The oldest building in Kapisztran square is the Mary Magdalene Tower built in late Gothic style, also the only medieval monument maintained in its original form.

After the foundation of the Buda Castle in 1244, Hungarian civilians, still a minority among Germans at the time, built their own chapel on this site.

At the end of the 15th century, the sanctuary was expanded into a three-aisle church, while a tower still standing today was also constructed.

During the Ottoman occupation, this was the site of the only Christian church in operation, shared for use by both Catholics and Protestants. Later it was taken away from Catholics and was converted into a Muslim place of worship.

It was used as the church of the Franciscans, but it was again closed after the order of Franciscans was dissolved. In 1792, the building, unused at the time, also served as the coronation site of Francis I as Hungarian king.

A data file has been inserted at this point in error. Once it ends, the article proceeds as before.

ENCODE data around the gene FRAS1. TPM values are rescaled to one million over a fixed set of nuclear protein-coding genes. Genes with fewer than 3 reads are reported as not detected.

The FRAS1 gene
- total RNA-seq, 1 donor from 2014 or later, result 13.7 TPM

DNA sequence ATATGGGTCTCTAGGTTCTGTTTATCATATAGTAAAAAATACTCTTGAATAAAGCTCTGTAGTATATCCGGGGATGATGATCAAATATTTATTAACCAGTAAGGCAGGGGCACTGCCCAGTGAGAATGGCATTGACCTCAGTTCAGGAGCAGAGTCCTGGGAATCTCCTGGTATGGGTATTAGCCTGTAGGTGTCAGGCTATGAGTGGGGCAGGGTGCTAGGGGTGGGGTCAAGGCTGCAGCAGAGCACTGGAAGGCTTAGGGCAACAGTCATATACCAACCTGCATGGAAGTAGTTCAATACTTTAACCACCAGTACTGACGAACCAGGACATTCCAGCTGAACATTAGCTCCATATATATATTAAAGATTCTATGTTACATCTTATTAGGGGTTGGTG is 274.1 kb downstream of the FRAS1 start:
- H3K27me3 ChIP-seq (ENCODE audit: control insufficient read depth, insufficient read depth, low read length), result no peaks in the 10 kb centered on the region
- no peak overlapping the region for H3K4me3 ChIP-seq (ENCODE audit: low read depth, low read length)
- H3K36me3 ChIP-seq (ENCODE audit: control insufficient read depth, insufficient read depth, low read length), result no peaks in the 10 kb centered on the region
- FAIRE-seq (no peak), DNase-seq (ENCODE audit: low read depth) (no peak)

In 1817, it was given to the Garrison of Buda and served as their place of worship.

The building was severely damaged again during the 1945 siege of Budapest. The restoration of the Tower as a monument began in 1950, but at the same time, the leaders of the anti-church regime decided to demolish the church.

After being closed to the public for decades, Mary Magdalene Tower opened its doors to visitors again in the summer of 2017.

The Lookout tower on the higher level offers an extraordinary panorama with views to the most important buildings of Budapest and the nearby Buda hilltops. The 15th century building will soon be home to a cultural and tourism centre providing insight into both the Buda Castle and the church, as well as the Midday bell chimes and how it is connected to Hungarian history.

(We regret to inform you that the charillon is out of order due to a thunderstroke in 2020. The most sensitive parts got seriously damaged. Collecting funds for the million-Forint reparation is in progress.)

The side chapel awaits visitors with temporary art exhibitions every month.

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